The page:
Superintendent Cavanaugh: Negotiations with teachers ‘feels really positive’

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Hopkinton Public Schools superintendent Carol Cavanaugh, during an appearance on Tuesday’s Hopkinton Hangout Hour on HCAM, acknowledged that time is running out to finalize an agreement with teachers, who are scheduled to return to their buildings next Monday to prepare for school reopening on Sept. 16.

“We negotiated yesterday,” Cavanaugh said. “We have a two-hour session I think blocked off for tomorrow, and then another two-hour session blocked off for Friday. So we are really in that kind of scrambling to the end place. Then what has to happen after [an agreement] is the [Hopkinton Teachers Association] would have to ratify it and the School Committee would have to vote on it.”

Recent public statements from the HTA appear to indicate that a divide still exists, but Cavanaugh said she is optimistic that the sides are close to a deal.

“At least for me, when we are negotiating, it feels really positive,” she said. “I think that we are in a place now where we’re just looking at a couple of last items. Granted, they are big items, and I think that we’re going to probably have to meet in the middle on those ones. Those are the ones that they started out polarizing and we resolved all of those tiny little things that were somewhere in the middle, and now we’re faced with where are we with those last couple of items.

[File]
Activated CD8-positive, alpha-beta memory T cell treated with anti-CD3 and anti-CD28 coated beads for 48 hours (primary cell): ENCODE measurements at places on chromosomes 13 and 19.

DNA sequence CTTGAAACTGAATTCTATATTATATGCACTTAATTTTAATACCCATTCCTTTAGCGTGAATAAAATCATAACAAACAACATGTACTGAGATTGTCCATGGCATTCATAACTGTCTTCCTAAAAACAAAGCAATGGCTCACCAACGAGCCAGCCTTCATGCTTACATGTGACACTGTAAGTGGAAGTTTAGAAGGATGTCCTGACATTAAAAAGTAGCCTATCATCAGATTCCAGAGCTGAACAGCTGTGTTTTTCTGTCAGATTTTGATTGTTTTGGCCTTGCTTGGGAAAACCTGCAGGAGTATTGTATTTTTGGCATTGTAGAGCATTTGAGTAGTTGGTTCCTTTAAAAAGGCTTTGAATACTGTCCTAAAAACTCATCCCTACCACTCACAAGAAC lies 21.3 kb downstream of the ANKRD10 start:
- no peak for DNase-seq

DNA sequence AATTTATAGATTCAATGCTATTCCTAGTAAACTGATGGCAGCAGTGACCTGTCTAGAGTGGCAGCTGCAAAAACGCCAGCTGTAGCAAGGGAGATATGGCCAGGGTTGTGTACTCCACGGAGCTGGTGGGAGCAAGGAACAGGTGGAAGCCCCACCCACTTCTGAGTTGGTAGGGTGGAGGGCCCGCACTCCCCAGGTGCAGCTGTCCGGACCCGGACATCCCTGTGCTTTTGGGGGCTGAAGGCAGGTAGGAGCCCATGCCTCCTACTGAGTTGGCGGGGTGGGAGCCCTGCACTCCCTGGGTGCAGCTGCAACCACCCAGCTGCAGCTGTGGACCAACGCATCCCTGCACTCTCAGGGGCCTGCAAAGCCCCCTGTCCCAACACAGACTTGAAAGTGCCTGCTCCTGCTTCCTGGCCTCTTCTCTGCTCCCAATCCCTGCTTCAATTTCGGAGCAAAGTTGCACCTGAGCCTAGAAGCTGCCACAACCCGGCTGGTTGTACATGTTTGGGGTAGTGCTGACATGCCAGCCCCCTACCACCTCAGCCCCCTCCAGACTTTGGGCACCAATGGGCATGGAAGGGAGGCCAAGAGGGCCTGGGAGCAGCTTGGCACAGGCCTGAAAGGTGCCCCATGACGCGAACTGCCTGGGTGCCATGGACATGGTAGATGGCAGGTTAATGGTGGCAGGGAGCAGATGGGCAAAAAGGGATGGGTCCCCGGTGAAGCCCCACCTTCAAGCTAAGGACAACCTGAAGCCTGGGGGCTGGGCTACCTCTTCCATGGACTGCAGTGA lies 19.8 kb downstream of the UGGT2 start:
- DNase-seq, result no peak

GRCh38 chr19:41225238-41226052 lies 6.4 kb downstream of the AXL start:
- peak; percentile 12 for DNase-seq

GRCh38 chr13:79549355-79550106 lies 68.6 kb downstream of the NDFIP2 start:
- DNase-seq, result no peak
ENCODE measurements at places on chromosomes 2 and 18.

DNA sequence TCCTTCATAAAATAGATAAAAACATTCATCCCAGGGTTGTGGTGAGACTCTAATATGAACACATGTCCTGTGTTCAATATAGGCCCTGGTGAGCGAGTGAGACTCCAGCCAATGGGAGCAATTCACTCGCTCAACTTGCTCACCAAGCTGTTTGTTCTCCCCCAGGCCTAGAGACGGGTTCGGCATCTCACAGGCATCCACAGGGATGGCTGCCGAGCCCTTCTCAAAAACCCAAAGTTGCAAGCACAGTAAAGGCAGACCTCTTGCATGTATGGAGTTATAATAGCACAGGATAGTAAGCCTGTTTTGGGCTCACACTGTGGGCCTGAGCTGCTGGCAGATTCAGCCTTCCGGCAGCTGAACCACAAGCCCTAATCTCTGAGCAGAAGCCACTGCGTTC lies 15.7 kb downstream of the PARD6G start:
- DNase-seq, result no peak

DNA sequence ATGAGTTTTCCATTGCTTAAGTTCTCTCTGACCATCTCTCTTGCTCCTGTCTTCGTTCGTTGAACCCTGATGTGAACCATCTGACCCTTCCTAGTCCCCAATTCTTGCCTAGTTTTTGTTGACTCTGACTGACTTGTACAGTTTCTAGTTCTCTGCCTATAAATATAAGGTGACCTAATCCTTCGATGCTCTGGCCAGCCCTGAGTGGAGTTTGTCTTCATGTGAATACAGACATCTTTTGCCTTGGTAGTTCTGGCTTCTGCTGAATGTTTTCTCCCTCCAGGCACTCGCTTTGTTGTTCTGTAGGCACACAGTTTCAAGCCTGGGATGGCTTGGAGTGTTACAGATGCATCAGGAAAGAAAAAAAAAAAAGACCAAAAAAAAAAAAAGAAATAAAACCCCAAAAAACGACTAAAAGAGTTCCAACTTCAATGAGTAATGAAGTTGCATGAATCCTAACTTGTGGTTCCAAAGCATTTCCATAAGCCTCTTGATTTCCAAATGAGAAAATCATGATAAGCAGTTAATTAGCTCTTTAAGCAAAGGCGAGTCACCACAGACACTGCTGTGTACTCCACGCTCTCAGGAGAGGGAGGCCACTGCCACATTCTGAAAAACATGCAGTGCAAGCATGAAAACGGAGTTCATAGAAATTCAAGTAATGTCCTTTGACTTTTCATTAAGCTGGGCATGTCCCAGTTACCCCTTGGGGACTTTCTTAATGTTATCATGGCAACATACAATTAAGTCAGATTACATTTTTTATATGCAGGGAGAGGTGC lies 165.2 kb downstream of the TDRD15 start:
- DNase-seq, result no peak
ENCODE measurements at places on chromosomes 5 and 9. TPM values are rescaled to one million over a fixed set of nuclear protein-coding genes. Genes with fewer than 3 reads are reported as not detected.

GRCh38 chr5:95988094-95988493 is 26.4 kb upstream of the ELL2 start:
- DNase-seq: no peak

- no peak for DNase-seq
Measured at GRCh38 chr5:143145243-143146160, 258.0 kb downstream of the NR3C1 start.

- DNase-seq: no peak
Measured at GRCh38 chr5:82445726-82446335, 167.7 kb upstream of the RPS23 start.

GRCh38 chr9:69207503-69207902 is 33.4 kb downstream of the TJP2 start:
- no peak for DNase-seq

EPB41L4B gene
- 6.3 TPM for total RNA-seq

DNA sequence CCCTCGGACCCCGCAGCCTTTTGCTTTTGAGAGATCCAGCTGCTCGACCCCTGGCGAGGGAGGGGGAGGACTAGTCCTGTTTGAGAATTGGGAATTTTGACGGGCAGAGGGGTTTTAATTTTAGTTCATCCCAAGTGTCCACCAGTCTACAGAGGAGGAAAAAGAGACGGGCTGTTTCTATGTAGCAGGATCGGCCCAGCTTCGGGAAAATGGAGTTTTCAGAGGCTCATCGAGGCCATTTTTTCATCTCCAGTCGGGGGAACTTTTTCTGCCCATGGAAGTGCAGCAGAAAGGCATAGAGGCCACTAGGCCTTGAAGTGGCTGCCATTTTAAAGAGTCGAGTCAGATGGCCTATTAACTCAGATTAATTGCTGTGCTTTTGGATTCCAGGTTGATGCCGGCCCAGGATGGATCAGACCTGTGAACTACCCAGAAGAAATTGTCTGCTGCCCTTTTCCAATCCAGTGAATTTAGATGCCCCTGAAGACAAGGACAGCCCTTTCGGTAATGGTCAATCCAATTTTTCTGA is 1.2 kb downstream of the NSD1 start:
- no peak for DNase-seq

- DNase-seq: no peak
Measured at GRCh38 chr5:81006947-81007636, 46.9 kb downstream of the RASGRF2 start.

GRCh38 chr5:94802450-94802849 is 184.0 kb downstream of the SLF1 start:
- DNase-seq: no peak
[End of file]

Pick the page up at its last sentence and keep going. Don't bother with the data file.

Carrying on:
“I will say that our most recent negotiation session went well. We’ve got one tomorrow, we’ve got one Friday. I want parents to feel like there’s a good possibility that we’re going to be ready to open our doors to students on September 16th.”

One issue that has arisen is that some teachers with health concerns that are not covered by Americans with Disability Act (ADA) guidelines are expected to teach their online classes from the school rather than their homes.

Cavanaugh said those teachers will have their own space within the school, and there will be more technology — and technological assistance should something go wrong — available to them inside the building.

She also said it’s simply a better look to have the teachers in the classroom.

“When you are in the classroom you’ve got that great big whiteboard there that you can stand in front of, and then it appears to kids that are sitting at home that you’re in school,” she said, adding, “There’s kind of a mood that’s conveyed if I’m standing in my classroom delivering instruction as opposed to on my couch.”

Schools will be monitoring students’ movements in order to be able to trace individuals who might test positive for COVID and limit the spread. One example Cavanaugh discussed is at the high school, where all the desks set up in the cafeteria and the athletic center for lunch have QR codes. When a student sits down to eat they will use their phone to scan the QR code and then input their name and desk number. If a student tests positive for COVID the school will be able to determine which students sat nearby. The data will be retained for two weeks, Cavanaugh said.

While there still are some preparations to be finalized, Cavanaugh said the schools are ready to be inhabited by teachers, staff and students, and she’s proud of how quickly it came together.

“Amazingly, I think, if you walked into Hopkinton High School today you’d walk into a building where you would look and think, ‘Wow, they are ready to open COVID style,’ ” she said.

Cavanaugh also noted that on Sept. 2 the Hopkinton High School Diversity Club is organizing an event called Let’s Chalk About Change, in which community members are encouraged to write in chalk “messages of inclusion, unity and social justice” on driveways or sidewalks. Photos emailed to hhsdiversityclub@hillers.org might be included in a video or shared on social media.

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